China's cyberspace regulator summons Quora-like platform Zhihu for publishing illegal information
Published: Dec 20, 2021 10:55 PM
A user uses Zhihu app. File photo: VCG

A user uses Zhihu app. File photo: VCG

The Beijing cyberspace regulator announced on Monday that it was asked by the Cyberspace Administration of China (CAC) to summon the online question-and-answer platform Zhihu for publishing illegal information and demanded "immediate rectifications" based on the country's Law on Cybersecurity. 

The CAC said the online platform shall earnestly fulfill its main responsibility, improve the information security management system, and shall not provide a space for the dissemination of illegal information. 

The Beijing Internet Information Office filed a case for administrative punishment against Zhihu for its illegal behavior. 

The company responded on Monday that it sincerely accepts the criticism and will resolutely implement a rectification and improve the management of information release reviews, public information inspections and emergency responses. It also announced that it will suspend the related functions during the rectification.

Zhihu, known as "the first stock of knowledge sharing," was listed on the New York Stock Exchange on March 26.

The Beijing Cyberspace Administration said it will further urge relevant websites and platforms to strengthen their internal management, provide services in accordance with laws and regulations, and maintain a clean cyberspace.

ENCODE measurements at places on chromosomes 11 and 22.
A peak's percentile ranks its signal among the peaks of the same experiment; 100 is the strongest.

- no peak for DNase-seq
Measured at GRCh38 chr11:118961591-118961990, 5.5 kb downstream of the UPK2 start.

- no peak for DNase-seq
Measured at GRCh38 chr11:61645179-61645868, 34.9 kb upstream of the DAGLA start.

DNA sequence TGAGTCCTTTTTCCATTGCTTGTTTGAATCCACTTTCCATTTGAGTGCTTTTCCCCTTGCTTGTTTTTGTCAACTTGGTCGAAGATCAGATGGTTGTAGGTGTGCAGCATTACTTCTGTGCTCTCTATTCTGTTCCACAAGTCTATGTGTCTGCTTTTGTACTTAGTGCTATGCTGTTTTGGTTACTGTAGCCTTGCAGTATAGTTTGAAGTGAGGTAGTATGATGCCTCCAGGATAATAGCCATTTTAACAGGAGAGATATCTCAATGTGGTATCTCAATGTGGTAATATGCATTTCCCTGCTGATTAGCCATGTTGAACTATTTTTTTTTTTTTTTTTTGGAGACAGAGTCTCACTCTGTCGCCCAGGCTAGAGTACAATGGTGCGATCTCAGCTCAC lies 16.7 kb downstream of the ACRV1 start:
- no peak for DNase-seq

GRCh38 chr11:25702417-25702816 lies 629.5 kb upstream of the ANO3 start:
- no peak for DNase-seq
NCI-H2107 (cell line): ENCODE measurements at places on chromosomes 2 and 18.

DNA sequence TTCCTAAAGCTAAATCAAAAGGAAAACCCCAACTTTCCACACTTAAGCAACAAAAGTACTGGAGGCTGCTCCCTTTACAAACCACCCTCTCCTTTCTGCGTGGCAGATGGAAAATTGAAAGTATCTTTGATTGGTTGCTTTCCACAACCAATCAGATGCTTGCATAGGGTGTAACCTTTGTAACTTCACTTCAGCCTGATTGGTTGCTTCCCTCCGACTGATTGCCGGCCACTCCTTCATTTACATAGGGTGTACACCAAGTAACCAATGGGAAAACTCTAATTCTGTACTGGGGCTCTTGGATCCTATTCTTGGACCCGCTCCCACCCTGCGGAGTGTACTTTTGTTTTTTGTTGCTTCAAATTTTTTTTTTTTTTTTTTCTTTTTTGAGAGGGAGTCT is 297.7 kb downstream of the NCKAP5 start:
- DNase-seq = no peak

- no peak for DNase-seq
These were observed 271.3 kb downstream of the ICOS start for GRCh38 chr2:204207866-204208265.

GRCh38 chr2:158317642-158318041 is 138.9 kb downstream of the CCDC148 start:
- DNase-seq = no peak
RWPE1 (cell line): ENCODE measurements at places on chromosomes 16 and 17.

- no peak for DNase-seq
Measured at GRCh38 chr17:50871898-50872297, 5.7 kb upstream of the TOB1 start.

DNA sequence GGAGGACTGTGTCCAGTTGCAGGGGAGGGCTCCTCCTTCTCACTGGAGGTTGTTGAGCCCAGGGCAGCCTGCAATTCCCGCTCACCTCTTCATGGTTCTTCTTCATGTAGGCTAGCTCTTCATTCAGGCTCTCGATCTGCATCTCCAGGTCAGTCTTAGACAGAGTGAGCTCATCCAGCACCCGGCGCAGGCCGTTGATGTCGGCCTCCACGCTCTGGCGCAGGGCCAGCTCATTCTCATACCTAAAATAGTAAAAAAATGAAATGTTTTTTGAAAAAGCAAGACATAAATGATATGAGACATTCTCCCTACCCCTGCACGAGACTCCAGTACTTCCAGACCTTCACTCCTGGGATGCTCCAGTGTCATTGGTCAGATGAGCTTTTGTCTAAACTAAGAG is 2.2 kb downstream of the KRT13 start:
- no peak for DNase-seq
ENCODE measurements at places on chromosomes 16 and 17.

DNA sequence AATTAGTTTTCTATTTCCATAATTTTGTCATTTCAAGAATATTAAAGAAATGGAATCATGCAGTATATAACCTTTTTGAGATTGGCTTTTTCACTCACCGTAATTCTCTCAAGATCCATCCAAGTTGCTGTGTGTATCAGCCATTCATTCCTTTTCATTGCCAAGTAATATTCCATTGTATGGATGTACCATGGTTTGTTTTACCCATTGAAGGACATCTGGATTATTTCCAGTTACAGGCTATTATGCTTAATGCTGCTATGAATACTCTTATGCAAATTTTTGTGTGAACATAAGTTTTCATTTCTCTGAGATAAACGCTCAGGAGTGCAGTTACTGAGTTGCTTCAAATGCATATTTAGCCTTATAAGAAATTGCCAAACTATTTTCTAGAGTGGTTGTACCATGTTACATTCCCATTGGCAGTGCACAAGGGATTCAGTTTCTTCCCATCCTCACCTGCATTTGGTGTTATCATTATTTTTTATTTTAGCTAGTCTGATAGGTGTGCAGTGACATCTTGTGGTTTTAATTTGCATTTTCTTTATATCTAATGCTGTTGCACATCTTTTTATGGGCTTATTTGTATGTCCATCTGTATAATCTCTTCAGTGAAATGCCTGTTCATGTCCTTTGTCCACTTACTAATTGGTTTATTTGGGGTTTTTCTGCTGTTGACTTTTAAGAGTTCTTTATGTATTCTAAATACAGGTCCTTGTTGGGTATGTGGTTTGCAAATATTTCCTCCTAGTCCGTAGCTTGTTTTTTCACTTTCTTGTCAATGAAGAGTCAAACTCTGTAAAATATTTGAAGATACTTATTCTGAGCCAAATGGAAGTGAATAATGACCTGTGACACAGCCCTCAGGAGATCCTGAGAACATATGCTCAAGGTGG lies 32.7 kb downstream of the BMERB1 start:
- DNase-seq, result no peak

On December 14, the CAC announced it summoned Chinese twitter-like Sina Weibo for talks concerning the repeated display of prohibited information and content on its platform that violate laws and regulations.

Facing an administrative penalty of 3 million yuan ($471,300), Sina Weibo was ordered to address the flagged issues and review the behavior of responsible staff, the CAC said.

The punishments to Zhihu and Sina Weibo are the latest move by authorities in a prolonged internet cleanup campaign in China, a joint action by six ministries and departments launched in June, targeting vulgar and harmful online content.

Earlier this month, the CAC ordered Chinese media review and rating site Douban to immediately rectify and deal with serious breaches after the company repeatedly failed to conduct a proper scrutiny over its content. The firm was fined 1.5 million yuan ($235,000).